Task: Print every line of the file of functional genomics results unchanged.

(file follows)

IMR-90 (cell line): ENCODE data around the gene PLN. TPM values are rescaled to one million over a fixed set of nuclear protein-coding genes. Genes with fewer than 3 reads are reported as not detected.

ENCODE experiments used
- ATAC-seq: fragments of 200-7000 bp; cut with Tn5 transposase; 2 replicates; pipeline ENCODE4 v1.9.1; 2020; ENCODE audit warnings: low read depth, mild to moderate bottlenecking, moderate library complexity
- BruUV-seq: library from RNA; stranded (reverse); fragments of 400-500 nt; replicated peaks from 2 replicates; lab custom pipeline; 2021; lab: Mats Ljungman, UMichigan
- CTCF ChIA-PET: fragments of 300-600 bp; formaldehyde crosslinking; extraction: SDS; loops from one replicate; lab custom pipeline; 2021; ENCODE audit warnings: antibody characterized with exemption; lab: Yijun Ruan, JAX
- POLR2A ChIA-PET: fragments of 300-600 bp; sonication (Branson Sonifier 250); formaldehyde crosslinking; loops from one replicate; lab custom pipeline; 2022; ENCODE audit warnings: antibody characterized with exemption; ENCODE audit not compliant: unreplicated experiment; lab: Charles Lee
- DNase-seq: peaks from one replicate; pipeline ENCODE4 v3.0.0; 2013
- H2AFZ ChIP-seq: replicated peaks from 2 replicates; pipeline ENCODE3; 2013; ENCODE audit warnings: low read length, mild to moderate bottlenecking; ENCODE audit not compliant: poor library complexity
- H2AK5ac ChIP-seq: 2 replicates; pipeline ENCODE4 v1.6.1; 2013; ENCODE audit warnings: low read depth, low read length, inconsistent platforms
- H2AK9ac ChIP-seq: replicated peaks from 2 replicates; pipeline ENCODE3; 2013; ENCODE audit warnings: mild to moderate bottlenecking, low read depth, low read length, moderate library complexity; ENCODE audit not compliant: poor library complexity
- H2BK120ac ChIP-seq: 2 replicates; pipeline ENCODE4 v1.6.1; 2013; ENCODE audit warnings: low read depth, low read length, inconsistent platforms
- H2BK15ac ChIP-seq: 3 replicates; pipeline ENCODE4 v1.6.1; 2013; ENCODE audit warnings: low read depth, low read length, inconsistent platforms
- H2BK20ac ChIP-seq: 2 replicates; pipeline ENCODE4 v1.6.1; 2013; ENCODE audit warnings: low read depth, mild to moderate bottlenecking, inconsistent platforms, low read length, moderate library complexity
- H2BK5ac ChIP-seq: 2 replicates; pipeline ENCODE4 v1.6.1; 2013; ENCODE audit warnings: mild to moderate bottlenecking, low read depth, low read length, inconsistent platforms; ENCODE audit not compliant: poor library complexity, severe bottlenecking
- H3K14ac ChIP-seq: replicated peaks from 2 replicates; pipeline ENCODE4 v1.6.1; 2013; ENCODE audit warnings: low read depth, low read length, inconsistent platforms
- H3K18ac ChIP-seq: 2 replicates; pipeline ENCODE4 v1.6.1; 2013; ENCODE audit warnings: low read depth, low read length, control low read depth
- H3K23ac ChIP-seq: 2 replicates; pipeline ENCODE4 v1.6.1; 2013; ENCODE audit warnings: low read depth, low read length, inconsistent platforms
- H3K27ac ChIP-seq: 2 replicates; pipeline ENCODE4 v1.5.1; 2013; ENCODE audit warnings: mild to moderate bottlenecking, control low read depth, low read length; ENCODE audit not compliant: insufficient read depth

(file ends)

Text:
IMR-90 (cell line): ENCODE data around the gene PLN. TPM values are rescaled to one million over a fixed set of nuclear protein-coding genes. Genes with fewer than 3 reads are reported as not detected.

ENCODE experiments used
- ATAC-seq: fragments of 200-7000 bp; cut with Tn5 transposase; 2 replicates; pipeline ENCODE4 v1.9.1; 2020; ENCODE audit warnings: low read depth, mild to moderate bottlenecking, moderate library complexity
- BruUV-seq: library from RNA; stranded (reverse); fragments of 400-500 nt; replicated peaks from 2 replicates; lab custom pipeline; 2021; lab: Mats Ljungman, UMichigan
- CTCF ChIA-PET: fragments of 300-600 bp; formaldehyde crosslinking; extraction: SDS; loops from one replicate; lab custom pipeline; 2021; ENCODE audit warnings: antibody characterized with exemption; lab: Yijun Ruan, JAX
- POLR2A ChIA-PET: fragments of 300-600 bp; sonication (Branson Sonifier 250); formaldehyde crosslinking; loops from one replicate; lab custom pipeline; 2022; ENCODE audit warnings: antibody characterized with exemption; ENCODE audit not compliant: unreplicated experiment; lab: Charles Lee
- DNase-seq: peaks from one replicate; pipeline ENCODE4 v3.0.0; 2013
- H2AFZ ChIP-seq: replicated peaks from 2 replicates; pipeline ENCODE3; 2013; ENCODE audit warnings: low read length, mild to moderate bottlenecking; ENCODE audit not compliant: poor library complexity
- H2AK5ac ChIP-seq: 2 replicates; pipeline ENCODE4 v1.6.1; 2013; ENCODE audit warnings: low read depth, low read length, inconsistent platforms
- H2AK9ac ChIP-seq: replicated peaks from 2 replicates; pipeline ENCODE3; 2013; ENCODE audit warnings: mild to moderate bottlenecking, low read depth, low read length, moderate library complexity; ENCODE audit not compliant: poor library complexity
- H2BK120ac ChIP-seq: 2 replicates; pipeline ENCODE4 v1.6.1; 2013; ENCODE audit warnings: low read depth, low read length, inconsistent platforms
- H2BK15ac ChIP-seq: 3 replicates; pipeline ENCODE4 v1.6.1; 2013; ENCODE audit warnings: low read depth, low read length, inconsistent platforms
- H2BK20ac ChIP-seq: 2 replicates; pipeline ENCODE4 v1.6.1; 2013; ENCODE audit warnings: low read depth, mild to moderate bottlenecking, inconsistent platforms, low read length, moderate library complexity
- H2BK5ac ChIP-seq: 2 replicates; pipeline ENCODE4 v1.6.1; 2013; ENCODE audit warnings: mild to moderate bottlenecking, low read depth, low read length, inconsistent platforms; ENCODE audit not compliant: poor library complexity, severe bottlenecking
- H3K14ac ChIP-seq: replicated peaks from 2 replicates; pipeline ENCODE4 v1.6.1; 2013; ENCODE audit warnings: low read depth, low read length, inconsistent platforms
- H3K18ac ChIP-seq: 2 replicates; pipeline ENCODE4 v1.6.1; 2013; ENCODE audit warnings: low read depth, low read length, control low read depth
- H3K23ac ChIP-seq: 2 replicates; pipeline ENCODE4 v1.6.1; 2013; ENCODE audit warnings: low read depth, low read length, inconsistent platforms
- H3K27ac ChIP-seq: 2 replicates; pipeline ENCODE4 v1.5.1; 2013; ENCODE audit warnings: mild to moderate bottlenecking, control low read depth, low read length; ENCODE audit not compliant: insufficient read depth